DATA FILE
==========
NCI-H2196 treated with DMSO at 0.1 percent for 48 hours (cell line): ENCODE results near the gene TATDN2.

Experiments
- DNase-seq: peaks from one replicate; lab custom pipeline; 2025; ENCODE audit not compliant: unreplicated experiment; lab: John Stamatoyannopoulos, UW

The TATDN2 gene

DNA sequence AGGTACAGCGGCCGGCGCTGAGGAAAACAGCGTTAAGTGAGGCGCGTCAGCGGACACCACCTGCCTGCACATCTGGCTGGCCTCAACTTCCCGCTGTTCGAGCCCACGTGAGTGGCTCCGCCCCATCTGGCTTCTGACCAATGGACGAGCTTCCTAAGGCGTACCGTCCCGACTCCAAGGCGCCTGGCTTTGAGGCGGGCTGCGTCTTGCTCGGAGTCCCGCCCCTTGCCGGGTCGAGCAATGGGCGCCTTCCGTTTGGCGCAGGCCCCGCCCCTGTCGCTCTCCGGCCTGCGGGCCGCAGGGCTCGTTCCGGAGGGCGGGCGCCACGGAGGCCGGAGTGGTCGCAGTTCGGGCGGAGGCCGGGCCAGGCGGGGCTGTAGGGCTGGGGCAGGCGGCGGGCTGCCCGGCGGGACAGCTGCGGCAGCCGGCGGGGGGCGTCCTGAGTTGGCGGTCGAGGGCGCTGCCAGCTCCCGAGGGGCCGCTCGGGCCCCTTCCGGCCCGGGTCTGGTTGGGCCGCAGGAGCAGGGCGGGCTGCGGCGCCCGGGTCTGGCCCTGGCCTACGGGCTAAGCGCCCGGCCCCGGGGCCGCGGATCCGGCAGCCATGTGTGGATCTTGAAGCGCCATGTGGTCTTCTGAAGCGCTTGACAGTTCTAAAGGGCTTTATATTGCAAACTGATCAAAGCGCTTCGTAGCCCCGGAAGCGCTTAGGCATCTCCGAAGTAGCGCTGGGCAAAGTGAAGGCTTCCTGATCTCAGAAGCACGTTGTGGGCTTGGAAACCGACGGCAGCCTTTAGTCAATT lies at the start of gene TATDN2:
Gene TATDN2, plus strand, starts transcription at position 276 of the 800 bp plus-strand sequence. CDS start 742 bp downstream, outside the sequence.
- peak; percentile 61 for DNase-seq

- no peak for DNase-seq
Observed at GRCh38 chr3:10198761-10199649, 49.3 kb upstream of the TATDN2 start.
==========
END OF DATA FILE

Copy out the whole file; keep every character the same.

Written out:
NCI-H2196 treated with DMSO at 0.1 percent for 48 hours (cell line): ENCODE results near the gene TATDN2.

Experiments
- DNase-seq: peaks from one replicate; lab custom pipeline; 2025; ENCODE audit not compliant: unreplicated experiment; lab: John Stamatoyannopoulos, UW

The TATDN2 gene

DNA sequence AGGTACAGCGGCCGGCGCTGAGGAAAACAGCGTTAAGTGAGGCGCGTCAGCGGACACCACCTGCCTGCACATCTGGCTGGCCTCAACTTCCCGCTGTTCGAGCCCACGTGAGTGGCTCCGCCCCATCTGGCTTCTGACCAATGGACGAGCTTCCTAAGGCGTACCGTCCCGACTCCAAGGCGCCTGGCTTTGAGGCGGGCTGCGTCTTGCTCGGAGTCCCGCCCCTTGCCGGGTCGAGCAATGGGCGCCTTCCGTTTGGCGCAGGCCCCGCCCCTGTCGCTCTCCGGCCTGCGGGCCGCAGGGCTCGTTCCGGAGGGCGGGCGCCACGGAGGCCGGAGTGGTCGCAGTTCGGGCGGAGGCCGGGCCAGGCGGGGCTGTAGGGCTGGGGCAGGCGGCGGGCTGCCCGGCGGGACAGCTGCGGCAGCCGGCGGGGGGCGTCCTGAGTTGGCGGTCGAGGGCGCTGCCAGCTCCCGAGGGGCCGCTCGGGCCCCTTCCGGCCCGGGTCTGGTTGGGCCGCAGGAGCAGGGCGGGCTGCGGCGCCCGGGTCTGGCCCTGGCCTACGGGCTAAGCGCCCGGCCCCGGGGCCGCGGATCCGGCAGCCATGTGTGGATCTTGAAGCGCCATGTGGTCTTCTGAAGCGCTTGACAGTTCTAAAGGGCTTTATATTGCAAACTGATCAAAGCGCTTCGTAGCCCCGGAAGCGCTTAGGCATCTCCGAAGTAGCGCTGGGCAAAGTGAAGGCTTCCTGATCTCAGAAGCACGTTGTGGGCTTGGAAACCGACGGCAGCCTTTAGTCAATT lies at the start of gene TATDN2:
Gene TATDN2, plus strand, starts transcription at position 276 of the 800 bp plus-strand sequence. CDS start 742 bp downstream, outside the sequence.
- peak; percentile 61 for DNase-seq

- no peak for DNase-seq
Observed at GRCh38 chr3:10198761-10199649, 49.3 kb upstream of the TATDN2 start.